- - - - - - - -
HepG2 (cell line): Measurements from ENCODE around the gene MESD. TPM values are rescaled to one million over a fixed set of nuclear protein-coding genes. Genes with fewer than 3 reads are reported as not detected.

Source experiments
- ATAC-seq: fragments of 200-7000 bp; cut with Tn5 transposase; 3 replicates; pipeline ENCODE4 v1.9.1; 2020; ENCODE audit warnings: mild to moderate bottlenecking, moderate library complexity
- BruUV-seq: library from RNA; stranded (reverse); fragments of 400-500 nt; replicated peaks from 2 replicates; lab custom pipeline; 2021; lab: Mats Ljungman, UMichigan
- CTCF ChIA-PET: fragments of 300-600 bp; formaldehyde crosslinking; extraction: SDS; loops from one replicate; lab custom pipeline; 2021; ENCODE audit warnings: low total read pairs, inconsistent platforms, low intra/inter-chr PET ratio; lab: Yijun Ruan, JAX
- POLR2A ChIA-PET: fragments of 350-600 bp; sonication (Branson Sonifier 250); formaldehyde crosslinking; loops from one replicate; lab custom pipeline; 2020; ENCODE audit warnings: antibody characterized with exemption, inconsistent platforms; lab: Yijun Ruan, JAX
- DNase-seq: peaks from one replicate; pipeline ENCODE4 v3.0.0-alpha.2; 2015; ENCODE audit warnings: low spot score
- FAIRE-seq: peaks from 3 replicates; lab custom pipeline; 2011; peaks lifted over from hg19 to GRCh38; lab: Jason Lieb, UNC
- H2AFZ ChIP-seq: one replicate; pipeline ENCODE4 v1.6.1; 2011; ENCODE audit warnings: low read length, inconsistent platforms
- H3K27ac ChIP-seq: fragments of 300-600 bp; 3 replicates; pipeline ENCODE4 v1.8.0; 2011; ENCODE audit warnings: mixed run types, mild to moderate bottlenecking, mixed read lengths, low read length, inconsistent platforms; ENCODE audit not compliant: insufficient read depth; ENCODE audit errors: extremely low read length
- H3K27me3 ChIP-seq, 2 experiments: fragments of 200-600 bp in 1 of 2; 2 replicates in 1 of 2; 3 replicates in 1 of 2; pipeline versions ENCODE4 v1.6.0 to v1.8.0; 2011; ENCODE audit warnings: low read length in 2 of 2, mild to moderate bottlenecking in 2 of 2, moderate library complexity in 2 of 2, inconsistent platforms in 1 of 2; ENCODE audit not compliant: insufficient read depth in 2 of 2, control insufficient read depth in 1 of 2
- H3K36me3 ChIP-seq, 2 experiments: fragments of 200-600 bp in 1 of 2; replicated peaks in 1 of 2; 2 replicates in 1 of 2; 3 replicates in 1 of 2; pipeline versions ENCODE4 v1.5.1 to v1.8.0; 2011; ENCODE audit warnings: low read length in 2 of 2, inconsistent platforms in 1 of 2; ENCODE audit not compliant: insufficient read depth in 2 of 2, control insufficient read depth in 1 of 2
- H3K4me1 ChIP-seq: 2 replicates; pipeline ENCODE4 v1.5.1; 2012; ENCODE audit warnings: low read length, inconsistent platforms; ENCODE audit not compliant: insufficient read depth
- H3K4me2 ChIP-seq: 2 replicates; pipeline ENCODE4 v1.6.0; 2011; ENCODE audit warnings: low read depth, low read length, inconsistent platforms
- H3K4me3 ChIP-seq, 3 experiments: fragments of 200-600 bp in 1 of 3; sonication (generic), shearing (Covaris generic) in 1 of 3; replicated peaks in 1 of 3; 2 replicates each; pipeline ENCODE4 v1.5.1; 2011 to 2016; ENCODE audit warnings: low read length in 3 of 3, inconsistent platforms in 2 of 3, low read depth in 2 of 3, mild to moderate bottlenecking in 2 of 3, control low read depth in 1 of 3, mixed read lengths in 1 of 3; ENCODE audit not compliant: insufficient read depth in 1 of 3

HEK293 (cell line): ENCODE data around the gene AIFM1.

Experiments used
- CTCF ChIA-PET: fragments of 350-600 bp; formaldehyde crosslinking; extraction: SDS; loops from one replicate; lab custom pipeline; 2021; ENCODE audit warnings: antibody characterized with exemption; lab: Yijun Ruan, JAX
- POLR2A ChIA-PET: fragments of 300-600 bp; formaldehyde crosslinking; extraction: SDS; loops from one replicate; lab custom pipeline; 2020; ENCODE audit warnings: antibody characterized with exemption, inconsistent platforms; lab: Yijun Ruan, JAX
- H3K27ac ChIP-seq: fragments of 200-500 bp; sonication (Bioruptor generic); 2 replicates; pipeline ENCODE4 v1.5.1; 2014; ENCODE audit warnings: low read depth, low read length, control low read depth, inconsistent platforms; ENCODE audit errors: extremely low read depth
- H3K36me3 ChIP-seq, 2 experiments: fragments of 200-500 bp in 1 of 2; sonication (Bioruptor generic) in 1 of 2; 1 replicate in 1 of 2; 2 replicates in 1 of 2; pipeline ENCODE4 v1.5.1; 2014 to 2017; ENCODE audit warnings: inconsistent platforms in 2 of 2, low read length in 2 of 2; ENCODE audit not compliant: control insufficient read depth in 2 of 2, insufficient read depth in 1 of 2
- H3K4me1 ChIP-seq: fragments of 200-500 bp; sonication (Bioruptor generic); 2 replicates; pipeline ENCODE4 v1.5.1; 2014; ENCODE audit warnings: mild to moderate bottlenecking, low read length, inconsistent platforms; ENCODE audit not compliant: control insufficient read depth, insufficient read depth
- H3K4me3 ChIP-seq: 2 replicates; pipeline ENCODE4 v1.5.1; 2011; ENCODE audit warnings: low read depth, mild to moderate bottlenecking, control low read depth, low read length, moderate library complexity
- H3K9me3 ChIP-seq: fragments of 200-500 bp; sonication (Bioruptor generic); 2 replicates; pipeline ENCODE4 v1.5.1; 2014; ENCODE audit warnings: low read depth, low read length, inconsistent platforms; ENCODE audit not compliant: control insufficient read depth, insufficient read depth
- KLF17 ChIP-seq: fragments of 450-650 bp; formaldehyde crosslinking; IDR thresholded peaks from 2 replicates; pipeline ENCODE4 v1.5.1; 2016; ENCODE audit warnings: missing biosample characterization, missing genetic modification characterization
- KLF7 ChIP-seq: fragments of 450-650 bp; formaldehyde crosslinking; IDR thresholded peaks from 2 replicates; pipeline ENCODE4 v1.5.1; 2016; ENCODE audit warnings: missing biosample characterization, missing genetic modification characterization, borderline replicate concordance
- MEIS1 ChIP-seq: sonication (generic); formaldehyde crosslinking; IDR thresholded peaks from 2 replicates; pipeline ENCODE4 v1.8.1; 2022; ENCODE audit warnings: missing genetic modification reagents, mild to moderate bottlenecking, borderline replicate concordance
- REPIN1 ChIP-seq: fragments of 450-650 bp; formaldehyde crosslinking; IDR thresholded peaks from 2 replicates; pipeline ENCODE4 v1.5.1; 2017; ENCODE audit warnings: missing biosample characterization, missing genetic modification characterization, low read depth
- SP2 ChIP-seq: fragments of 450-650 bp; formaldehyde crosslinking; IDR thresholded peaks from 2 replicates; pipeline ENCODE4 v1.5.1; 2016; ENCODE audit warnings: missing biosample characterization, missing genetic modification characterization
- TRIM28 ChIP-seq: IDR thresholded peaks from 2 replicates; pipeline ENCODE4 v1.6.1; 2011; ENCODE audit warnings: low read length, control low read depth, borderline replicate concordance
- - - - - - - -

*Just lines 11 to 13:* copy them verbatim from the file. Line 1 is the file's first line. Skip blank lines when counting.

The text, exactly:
- H3K27me3 ChIP-seq, 2 experiments: fragments of 200-600 bp in 1 of 2; 2 replicates in 1 of 2; 3 replicates in 1 of 2; pipeline versions ENCODE4 v1.6.0 to v1.8.0; 2011; ENCODE audit warnings: low read length in 2 of 2, mild to moderate bottlenecking in 2 of 2, moderate library complexity in 2 of 2, inconsistent platforms in 1 of 2; ENCODE audit not compliant: insufficient read depth in 2 of 2, control insufficient read depth in 1 of 2
- H3K36me3 ChIP-seq, 2 experiments: fragments of 200-600 bp in 1 of 2; replicated peaks in 1 of 2; 2 replicates in 1 of 2; 3 replicates in 1 of 2; pipeline versions ENCODE4 v1.5.1 to v1.8.0; 2011; ENCODE audit warnings: low read length in 2 of 2, inconsistent platforms in 1 of 2; ENCODE audit not compliant: insufficient read depth in 2 of 2, control insufficient read depth in 1 of 2
- H3K4me1 ChIP-seq: 2 replicates; pipeline ENCODE4 v1.5.1; 2012; ENCODE audit warnings: low read length, inconsistent platforms; ENCODE audit not compliant: insufficient read depth